Directed by Alexandre Moors, ‘The Yellow Birds’ is a war film featuring Alden Ehrenreich and Tye Sheridan in the roles of Brandon Bartle and Daniel Murphy, respectively. Bartle and Murphy are two young soldiers, newly enlisted in the U.S. Army leading up to the Iraq War. However, once the war ends, only Bartle makes it back home, and Murphy’s fate is a mystery that his mother, Maureen, desperately tries to find answers for. This 2017 film tells the sincere and tragic tale of two young soldiers and their experiences with the cruelty of war.
With an alternating narrative between the past and the present, ‘The Yellow Birds’ crafts a solemn account of how the war changes its soldiers for the worse. Due to the realistic depiction of PTSD and grief by both Bartle and Murphy and their historical setting as soldiers in the Iraq War, viewers might wonder about the real-life connections between these characters and real people. If you’re curious about the same, here is everything you need to know about the origin of Daniel Murphy and Brandon Bartle from ‘The Yellow Birds.’
Are Daniel Murphy And Brandon Bartle Based on Real People?
No, Daniel Murphy and Brandon Bartle are not based on real people. The film ‘The Yellow Birds’ is based on a 2012 novel of the same name by Kevin Powers. As such, Daniel Murphy is based on his eponymous literary counterpart, while Brandon Bartle is based on the novel’s protagonist, John Bartle. Alongside being an author and a poet, Kevin Powers is also an Iraq War veteran. He served in the U.S. Army from 2004 to 2005 in Mosul and Tal Afar, Iraq.
Powers had been dabbling in writing from a young age, and following his return from Iraq, he continued to write poems about his experience as a former soldier. Eventually, Powers realized his poems needed “a bigger canvas,” and hence the book, ‘The Yellow Birds,’ was born. Powers created the character of John Bartle to spearhead this story inspired by his own experiences.
“The core of what Bartle goes through, I empathized with it. I felt those things and asked the same questions: is there anything about this that’s redeeming; does asking in itself have value?” Powers said in an interview with The Guardian while discussing the similarities between himself and John Bartle. “The story is invented, but there’s a definite alignment between his emotional and mental life and mine.”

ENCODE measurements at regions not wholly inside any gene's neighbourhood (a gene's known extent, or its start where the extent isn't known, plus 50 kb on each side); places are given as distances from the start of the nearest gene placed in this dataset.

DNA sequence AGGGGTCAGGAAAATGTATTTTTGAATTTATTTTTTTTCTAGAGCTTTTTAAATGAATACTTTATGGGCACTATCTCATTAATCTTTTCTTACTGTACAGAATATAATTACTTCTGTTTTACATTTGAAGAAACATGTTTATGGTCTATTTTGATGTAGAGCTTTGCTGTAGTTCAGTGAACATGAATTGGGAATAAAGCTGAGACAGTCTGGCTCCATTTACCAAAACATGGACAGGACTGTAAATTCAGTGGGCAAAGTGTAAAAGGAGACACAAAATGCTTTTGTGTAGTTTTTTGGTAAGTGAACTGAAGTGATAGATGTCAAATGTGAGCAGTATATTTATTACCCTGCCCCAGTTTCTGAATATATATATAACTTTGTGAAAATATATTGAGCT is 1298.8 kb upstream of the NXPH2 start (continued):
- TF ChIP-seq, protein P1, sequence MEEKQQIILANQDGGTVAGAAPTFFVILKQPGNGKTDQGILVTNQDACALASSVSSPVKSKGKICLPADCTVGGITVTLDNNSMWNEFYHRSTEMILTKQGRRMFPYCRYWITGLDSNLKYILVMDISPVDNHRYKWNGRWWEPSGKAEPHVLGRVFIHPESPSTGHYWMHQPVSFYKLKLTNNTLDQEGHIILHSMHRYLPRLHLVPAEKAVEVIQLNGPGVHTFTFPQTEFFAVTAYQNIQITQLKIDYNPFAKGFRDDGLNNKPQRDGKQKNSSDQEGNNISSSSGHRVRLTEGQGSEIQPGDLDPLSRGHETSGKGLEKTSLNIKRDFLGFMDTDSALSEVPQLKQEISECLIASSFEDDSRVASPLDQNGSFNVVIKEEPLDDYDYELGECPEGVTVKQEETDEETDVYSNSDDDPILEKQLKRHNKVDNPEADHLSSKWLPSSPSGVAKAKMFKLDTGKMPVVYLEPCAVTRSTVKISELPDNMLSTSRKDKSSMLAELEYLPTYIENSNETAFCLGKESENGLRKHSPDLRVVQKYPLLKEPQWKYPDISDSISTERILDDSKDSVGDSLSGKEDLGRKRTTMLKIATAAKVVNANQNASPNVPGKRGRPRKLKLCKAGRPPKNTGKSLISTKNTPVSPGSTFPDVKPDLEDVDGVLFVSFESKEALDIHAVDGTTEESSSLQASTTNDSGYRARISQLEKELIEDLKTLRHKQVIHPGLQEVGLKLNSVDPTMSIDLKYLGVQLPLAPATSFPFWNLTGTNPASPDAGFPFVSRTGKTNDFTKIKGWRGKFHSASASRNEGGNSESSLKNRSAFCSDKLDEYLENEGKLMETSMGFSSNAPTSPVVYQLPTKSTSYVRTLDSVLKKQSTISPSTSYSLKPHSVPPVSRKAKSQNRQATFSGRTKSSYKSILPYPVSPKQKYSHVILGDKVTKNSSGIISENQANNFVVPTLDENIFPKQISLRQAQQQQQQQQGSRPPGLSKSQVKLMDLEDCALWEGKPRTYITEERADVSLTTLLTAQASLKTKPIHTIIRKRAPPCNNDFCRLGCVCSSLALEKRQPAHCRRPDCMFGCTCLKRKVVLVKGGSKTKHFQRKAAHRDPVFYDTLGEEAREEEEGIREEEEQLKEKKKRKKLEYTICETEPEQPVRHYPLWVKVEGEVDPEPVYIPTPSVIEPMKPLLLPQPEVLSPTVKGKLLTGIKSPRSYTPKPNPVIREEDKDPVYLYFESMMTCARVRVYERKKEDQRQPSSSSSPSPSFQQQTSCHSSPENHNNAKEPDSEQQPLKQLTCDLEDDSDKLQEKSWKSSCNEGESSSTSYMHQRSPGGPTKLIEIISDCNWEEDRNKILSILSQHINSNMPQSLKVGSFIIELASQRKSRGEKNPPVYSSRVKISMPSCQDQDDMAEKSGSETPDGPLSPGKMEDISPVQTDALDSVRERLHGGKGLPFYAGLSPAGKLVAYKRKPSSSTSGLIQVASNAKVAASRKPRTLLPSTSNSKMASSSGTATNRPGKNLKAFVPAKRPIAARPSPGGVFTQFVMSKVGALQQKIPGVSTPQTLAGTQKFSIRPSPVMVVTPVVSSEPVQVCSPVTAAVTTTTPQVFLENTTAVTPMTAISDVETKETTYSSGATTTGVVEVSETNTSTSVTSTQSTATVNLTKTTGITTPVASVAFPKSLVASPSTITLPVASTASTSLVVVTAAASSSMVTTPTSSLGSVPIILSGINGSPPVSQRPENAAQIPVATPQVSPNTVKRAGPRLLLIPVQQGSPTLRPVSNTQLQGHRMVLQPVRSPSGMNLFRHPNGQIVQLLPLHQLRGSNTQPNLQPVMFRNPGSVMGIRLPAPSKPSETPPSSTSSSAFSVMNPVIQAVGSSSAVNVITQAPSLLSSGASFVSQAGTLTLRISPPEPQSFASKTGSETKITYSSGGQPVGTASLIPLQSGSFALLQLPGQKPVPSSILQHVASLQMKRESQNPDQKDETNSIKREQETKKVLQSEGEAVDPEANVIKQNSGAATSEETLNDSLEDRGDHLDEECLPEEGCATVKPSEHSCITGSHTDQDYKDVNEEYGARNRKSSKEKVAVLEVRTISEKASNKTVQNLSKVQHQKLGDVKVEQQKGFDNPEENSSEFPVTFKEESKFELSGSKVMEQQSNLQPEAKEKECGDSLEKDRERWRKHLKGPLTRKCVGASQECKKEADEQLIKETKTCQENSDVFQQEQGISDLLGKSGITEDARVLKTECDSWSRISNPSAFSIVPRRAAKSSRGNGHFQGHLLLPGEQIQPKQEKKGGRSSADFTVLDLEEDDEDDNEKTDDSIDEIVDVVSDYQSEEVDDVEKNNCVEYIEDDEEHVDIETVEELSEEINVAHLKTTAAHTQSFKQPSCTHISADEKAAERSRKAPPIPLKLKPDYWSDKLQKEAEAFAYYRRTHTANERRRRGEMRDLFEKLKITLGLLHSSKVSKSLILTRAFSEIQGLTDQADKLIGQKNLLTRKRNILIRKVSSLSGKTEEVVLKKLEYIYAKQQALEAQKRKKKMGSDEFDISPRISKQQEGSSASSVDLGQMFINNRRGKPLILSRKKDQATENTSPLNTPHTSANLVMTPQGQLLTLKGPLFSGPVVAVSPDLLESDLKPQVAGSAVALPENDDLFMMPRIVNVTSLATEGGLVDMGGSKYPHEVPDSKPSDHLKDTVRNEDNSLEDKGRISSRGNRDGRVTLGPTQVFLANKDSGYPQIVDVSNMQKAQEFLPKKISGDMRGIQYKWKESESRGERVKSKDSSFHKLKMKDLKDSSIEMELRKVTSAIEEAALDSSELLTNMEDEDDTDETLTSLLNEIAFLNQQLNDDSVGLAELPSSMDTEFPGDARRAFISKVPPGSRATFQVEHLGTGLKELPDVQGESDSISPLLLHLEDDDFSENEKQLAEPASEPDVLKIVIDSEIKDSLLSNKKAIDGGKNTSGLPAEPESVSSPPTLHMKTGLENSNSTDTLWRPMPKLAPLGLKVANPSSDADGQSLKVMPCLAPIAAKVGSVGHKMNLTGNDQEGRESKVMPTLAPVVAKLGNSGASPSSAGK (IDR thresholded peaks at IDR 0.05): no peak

Though the film is not an exact replica of the novel, it explores many of the same questions and themes through Bartle’s character as the latter. Moreover, it acts as a representation of the real-life lived experiences of numerous war veterans. In the film, Bartle experiences intense difficulty upon returning to his civilian life.
After facing and even committing several atrocities in the middle of a war, Bartle finds it hard to relate with his peers and avoids them. This phenomenon is often experienced by veterans while trying to re-adjust to their old lives. Moreover, according to the U.S. Department of Veteran Affairs, 7% of all veterans have PTSD at some point in their lives. Both aspects of these real-life experiences are reflected in Bartle’s character in the film.
Similarly, Murphy’s experiences with depression and suicidal ideation are also a reflection of real life. According to 2022’s National Veteran Suicide Prevention Annual Report, in 2020, the unadjusted suicide rate for veterans was 31.7 per 100,000. Through Murphy’s character, the film focuses on the immense tragedy of war on a personal level. It zeroes down on one loss and how it affects the people around. Additionally, with Murphy’s character, the film also represents a tragic loss of innocence and hope.
Ultimately, Daniel Murphy and Brandon Bartle are not based on real people. Their experiences and emotions are deeply rooted in reality and share a kinship with author Kevin Powers’ own experiences. Still, regardless of their realistic attributes, they’re both fictional characters.
Read More: Is The Yellow Birds Based on a True Story?